width: 340px;
height: 338px;
color: black;
background: url(https://upload.wikimedia.org/wikipedia/commons/5/59/Empty.png) repeat;
/* TRANSISITION */
transition: background 1s;
-webkit-transition: background 1s;
-moz-transition: background 1s;
-o-transition: background 1s;
  }
  .title a:hover{   background: transparent;
   background: url(https://lh3.googleusercontent.com/-p1nr1fkWKUo/T0zUp5CLO3I/AAAAAAAAAWg/jDiQ0cUBuKA/s800/red-pattern.png) repeat;
/* TRANSISITION */
transition: background 1s;
-webkit-transition: background 1s;
-moz-transition: background 1s;
-o-transition: background 1s;
}

Check this out https://jsfiddle.net/Tobasi/vv8q9hum/

  • Still not working on fire fox or IE :(, but looks fine in chrome – mohammed Suleiman Feb 13 '17 at 12:56
2

Considering background-images can't be animated, I created a little SCSS mixin allowing to transition between 2 different background-images using pseudo selectors before and after. They are at different z-index layers. The one that is ahead starts with opacity 0 and becomes visible with hover.

You can use it the same approach for creating animations with linear-gradients too.

scss

@mixin bkg-img-transition( $bkg1, $bkg2, $transTime:0.5s ){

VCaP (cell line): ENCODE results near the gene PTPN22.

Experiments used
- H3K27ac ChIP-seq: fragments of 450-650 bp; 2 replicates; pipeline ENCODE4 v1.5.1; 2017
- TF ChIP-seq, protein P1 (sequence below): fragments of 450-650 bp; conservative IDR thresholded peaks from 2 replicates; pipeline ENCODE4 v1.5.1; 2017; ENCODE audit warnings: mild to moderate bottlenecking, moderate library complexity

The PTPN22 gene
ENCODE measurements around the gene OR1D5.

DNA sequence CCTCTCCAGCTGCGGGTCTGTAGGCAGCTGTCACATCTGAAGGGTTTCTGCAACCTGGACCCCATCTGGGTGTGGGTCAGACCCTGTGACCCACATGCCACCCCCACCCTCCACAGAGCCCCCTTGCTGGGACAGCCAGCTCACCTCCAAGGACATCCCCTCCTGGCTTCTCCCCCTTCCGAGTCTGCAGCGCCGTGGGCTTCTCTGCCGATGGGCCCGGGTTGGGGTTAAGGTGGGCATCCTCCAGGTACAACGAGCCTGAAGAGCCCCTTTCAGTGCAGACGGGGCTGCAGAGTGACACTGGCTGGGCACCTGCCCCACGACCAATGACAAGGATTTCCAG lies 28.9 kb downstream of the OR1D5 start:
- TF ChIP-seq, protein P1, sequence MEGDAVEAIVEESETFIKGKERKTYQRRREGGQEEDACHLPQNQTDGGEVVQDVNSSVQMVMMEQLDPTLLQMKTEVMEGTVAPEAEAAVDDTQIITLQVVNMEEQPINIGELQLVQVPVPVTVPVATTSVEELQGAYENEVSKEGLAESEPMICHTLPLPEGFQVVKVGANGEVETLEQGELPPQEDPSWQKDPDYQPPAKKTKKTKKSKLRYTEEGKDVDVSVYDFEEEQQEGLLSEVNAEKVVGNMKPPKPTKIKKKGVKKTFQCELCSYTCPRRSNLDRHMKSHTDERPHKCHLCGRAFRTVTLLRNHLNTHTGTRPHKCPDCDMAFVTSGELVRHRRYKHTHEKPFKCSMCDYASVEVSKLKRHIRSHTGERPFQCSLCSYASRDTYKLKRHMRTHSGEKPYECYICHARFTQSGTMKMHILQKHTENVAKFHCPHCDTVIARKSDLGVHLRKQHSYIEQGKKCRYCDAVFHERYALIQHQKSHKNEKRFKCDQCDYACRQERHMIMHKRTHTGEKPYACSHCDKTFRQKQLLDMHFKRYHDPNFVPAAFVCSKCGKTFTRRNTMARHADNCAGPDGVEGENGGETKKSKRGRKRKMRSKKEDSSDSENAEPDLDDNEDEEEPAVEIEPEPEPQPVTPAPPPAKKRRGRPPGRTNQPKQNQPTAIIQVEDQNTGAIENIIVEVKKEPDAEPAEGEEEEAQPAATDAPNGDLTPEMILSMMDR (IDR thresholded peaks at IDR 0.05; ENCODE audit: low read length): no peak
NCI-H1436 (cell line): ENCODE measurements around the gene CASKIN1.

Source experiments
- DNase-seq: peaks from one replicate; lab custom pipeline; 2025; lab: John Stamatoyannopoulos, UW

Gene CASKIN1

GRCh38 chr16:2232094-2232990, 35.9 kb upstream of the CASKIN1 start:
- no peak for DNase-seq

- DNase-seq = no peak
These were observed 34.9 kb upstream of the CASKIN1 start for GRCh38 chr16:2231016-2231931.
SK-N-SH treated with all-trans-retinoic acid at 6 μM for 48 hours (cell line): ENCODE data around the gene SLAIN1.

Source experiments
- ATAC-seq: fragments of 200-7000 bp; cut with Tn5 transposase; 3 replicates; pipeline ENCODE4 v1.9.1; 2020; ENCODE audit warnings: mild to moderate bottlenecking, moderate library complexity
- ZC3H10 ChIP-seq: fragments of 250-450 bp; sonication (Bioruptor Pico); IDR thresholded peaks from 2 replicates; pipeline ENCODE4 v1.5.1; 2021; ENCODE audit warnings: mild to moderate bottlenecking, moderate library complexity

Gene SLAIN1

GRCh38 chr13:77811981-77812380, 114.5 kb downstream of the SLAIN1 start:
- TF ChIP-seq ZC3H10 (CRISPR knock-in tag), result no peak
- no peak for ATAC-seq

position: relative;  
  z-index: 100; 
  &:before, &:after {
    background-size: cover;  
    content: '';    
    display: block;
    height: 100%;
    position: absolute;
    top: 0; left: 0;    
    width: 100%;    
    transition: opacity $transTime;
  }
  &:before {    
    z-index: -101;
    background-image: url("#{$bkg1}");    
  }
  &:after {    
    z-index: -100;
    opacity: 0;
    background-image: url("#{$bkg2}");    
  }
  &:hover {
     &:after{
       opacity: 1; 
     }
  }  
}

Now you can simply use it with

@include bkg-img-transition("https://picsum.photos/300/300/?random","https://picsum.photos/g/300/300");

You can check it out here: https://jsfiddle.net/pablosgpacheco/01rmg0qL/

  • Very nice solution! Gave me a better understanding of how to make good use of the element states ':before' and ':after' as a bonus :-) – joronimo Apr 9 '19 at 0:19
1

With Chris's inspiring post here:

https://css-tricks.com/different-transitions-for-hover-on-hover-off/

I managed to come up with this:

#banner
{
    display:block;
    width:100%;
    background-repeat:no-repeat;
    background-position:center bottom;
    background-image:url(../images/image1.jpg);
    /* HOVER OFF */
    @include transition(background-image 0.5s ease-in-out); 

    &:hover
    {
        background-image:url(../images/image2.jpg);
        /* HOVER ON */
        @include transition(background-image 0.5s ease-in-out); 
    }
}
0

This can be achieved with greater cross-browser support than the accepted answer by using pseudo-elements as exemplified by this answer: https://stackoverflow.com/a/19818268/2602816